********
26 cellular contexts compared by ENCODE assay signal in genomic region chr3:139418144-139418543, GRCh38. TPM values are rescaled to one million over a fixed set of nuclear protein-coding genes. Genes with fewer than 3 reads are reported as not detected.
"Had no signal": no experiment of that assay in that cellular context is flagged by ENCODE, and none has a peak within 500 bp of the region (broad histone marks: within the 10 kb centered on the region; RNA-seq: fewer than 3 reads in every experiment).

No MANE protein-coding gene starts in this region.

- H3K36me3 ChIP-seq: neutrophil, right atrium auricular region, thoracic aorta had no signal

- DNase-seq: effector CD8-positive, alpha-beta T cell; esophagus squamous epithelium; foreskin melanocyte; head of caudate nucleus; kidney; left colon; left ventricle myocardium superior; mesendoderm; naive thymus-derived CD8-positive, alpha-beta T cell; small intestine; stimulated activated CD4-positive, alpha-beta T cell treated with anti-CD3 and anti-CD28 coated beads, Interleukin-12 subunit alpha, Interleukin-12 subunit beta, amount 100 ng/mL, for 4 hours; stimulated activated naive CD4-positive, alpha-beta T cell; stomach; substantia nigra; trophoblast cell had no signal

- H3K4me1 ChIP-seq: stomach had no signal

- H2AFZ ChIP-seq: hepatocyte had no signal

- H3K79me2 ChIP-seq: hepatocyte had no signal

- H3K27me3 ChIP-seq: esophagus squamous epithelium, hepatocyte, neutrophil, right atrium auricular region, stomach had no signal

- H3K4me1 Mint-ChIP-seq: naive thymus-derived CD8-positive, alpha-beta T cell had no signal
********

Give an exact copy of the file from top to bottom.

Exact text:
26 cellular contexts compared by ENCODE assay signal in genomic region chr3:139418144-139418543, GRCh38. TPM values are rescaled to one million over a fixed set of nuclear protein-coding genes. Genes with fewer than 3 reads are reported as not detected.
"Had no signal": no experiment of that assay in that cellular context is flagged by ENCODE, and none has a peak within 500 bp of the region (broad histone marks: within the 10 kb centered on the region; RNA-seq: fewer than 3 reads in every experiment).

No MANE protein-coding gene starts in this region.

- H3K36me3 ChIP-seq: neutrophil, right atrium auricular region, thoracic aorta had no signal

- DNase-seq: effector CD8-positive, alpha-beta T cell; esophagus squamous epithelium; foreskin melanocyte; head of caudate nucleus; kidney; left colon; left ventricle myocardium superior; mesendoderm; naive thymus-derived CD8-positive, alpha-beta T cell; small intestine; stimulated activated CD4-positive, alpha-beta T cell treated with anti-CD3 and anti-CD28 coated beads, Interleukin-12 subunit alpha, Interleukin-12 subunit beta, amount 100 ng/mL, for 4 hours; stimulated activated naive CD4-positive, alpha-beta T cell; stomach; substantia nigra; trophoblast cell had no signal

- H3K4me1 ChIP-seq: stomach had no signal

- H2AFZ ChIP-seq: hepatocyte had no signal

- H3K79me2 ChIP-seq: hepatocyte had no signal

- H3K27me3 ChIP-seq: esophagus squamous epithelium, hepatocyte, neutrophil, right atrium auricular region, stomach had no signal

- H3K4me1 Mint-ChIP-seq: naive thymus-derived CD8-positive, alpha-beta T cell had no signal